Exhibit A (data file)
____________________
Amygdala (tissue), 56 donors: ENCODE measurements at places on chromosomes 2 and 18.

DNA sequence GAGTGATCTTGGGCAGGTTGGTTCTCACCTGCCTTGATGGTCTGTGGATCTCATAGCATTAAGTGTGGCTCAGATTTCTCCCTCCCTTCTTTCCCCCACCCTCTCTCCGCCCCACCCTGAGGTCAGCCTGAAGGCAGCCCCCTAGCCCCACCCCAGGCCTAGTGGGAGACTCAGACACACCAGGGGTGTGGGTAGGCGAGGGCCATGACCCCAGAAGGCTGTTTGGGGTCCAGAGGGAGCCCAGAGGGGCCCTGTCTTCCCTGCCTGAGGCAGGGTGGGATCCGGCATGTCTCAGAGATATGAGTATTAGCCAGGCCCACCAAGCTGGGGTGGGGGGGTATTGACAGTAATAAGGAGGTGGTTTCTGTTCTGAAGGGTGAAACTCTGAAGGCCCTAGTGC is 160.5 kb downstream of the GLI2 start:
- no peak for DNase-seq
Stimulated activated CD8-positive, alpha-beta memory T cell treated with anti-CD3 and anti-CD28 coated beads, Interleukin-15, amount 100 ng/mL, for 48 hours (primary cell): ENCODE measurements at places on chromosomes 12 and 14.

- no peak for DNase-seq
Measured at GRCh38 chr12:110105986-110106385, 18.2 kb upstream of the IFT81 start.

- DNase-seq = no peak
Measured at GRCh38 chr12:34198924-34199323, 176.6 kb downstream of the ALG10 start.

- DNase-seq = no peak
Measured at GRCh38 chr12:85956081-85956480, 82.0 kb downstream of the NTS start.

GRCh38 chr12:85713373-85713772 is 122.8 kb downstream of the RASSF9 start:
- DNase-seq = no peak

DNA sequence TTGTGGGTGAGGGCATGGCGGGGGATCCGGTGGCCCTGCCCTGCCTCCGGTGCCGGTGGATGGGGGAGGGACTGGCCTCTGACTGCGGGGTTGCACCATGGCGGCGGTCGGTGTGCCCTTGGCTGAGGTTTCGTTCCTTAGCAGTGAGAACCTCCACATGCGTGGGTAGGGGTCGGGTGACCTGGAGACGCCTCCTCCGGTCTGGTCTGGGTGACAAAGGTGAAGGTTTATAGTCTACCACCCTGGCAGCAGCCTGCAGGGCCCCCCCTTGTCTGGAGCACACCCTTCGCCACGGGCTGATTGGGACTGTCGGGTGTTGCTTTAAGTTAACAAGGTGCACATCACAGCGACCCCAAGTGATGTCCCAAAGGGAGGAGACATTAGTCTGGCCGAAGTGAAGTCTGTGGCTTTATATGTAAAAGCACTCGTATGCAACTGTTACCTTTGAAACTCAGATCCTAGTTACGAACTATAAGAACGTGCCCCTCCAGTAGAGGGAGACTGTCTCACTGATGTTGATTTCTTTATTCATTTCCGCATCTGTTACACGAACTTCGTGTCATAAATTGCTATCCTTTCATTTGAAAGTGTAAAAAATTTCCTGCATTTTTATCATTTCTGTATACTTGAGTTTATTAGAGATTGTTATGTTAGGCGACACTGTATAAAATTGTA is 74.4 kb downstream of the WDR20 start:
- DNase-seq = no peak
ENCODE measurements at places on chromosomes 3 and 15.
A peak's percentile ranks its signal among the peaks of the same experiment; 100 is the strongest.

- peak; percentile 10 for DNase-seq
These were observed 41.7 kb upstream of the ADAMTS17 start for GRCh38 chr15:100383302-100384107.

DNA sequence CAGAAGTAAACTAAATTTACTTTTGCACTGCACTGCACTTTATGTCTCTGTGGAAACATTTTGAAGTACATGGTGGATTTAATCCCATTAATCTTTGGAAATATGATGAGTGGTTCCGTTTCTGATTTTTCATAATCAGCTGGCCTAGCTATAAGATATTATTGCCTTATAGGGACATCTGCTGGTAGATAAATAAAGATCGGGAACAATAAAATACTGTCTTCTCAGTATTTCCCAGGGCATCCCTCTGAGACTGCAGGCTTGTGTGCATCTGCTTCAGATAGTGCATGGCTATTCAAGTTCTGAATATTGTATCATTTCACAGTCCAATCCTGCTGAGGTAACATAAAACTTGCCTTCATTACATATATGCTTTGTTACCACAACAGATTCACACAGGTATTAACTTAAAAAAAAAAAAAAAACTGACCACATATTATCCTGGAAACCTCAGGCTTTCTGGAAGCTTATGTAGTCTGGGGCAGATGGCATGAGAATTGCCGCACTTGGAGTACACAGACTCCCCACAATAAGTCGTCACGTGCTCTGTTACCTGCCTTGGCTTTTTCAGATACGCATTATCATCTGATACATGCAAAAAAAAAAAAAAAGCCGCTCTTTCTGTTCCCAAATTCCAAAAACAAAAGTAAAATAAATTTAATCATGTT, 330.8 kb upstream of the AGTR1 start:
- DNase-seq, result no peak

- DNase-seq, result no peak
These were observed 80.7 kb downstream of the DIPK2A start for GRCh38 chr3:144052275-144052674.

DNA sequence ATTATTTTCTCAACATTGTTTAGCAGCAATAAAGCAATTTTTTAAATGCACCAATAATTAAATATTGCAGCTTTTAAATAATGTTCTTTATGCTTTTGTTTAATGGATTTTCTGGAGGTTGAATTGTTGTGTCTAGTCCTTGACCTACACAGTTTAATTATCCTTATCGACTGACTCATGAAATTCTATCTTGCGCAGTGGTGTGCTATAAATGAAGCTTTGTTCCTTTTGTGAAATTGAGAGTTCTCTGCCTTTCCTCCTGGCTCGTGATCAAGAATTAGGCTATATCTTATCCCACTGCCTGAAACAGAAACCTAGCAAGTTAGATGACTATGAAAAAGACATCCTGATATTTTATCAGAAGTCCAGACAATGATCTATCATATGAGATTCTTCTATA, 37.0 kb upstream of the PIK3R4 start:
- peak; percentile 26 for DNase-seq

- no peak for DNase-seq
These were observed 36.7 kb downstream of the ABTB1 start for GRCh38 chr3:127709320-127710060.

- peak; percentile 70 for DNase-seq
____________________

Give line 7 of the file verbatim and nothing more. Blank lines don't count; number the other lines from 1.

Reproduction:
- DNase-seq = no peak